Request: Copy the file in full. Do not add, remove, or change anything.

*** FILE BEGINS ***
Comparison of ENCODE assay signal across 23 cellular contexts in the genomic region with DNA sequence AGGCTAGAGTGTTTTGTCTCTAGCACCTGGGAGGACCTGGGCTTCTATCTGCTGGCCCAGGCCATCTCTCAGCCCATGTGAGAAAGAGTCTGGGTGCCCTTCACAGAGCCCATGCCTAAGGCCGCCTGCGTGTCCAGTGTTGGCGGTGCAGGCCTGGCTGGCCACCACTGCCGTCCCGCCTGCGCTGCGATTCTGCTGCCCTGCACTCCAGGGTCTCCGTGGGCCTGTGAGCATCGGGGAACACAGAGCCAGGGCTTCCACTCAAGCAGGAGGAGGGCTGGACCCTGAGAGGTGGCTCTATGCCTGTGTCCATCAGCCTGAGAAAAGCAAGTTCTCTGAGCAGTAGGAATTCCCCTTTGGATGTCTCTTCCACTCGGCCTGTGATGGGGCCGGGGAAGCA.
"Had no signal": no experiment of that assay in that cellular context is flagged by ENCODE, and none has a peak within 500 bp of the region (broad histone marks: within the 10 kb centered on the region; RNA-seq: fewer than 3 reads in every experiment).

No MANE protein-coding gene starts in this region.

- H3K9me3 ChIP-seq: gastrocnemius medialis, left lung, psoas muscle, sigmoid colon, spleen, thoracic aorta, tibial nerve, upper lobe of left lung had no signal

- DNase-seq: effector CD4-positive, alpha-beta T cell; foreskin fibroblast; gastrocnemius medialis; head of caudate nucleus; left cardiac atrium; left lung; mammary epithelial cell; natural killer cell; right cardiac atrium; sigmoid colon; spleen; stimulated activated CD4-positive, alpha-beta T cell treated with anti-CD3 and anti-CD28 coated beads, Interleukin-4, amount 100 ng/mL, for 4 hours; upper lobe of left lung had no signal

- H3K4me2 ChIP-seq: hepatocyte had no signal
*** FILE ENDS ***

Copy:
Comparison of ENCODE assay signal across 23 cellular contexts in the genomic region with DNA sequence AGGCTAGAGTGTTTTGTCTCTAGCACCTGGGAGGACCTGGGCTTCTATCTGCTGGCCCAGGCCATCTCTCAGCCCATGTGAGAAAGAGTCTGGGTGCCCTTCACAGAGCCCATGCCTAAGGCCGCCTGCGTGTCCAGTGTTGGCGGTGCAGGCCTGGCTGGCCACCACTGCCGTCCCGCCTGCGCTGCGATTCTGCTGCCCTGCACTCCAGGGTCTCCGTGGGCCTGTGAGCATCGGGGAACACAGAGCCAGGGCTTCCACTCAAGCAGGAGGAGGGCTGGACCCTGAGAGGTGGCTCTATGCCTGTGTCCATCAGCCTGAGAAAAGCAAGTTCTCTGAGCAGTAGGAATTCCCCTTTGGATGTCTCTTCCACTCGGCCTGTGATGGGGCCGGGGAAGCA.
"Had no signal": no experiment of that assay in that cellular context is flagged by ENCODE, and none has a peak within 500 bp of the region (broad histone marks: within the 10 kb centered on the region; RNA-seq: fewer than 3 reads in every experiment).

No MANE protein-coding gene starts in this region.

- H3K9me3 ChIP-seq: gastrocnemius medialis, left lung, psoas muscle, sigmoid colon, spleen, thoracic aorta, tibial nerve, upper lobe of left lung had no signal

- DNase-seq: effector CD4-positive, alpha-beta T cell; foreskin fibroblast; gastrocnemius medialis; head of caudate nucleus; left cardiac atrium; left lung; mammary epithelial cell; natural killer cell; right cardiac atrium; sigmoid colon; spleen; stimulated activated CD4-positive, alpha-beta T cell treated with anti-CD3 and anti-CD28 coated beads, Interleukin-4, amount 100 ng/mL, for 4 hours; upper lobe of left lung had no signal

- H3K4me2 ChIP-seq: hepatocyte had no signal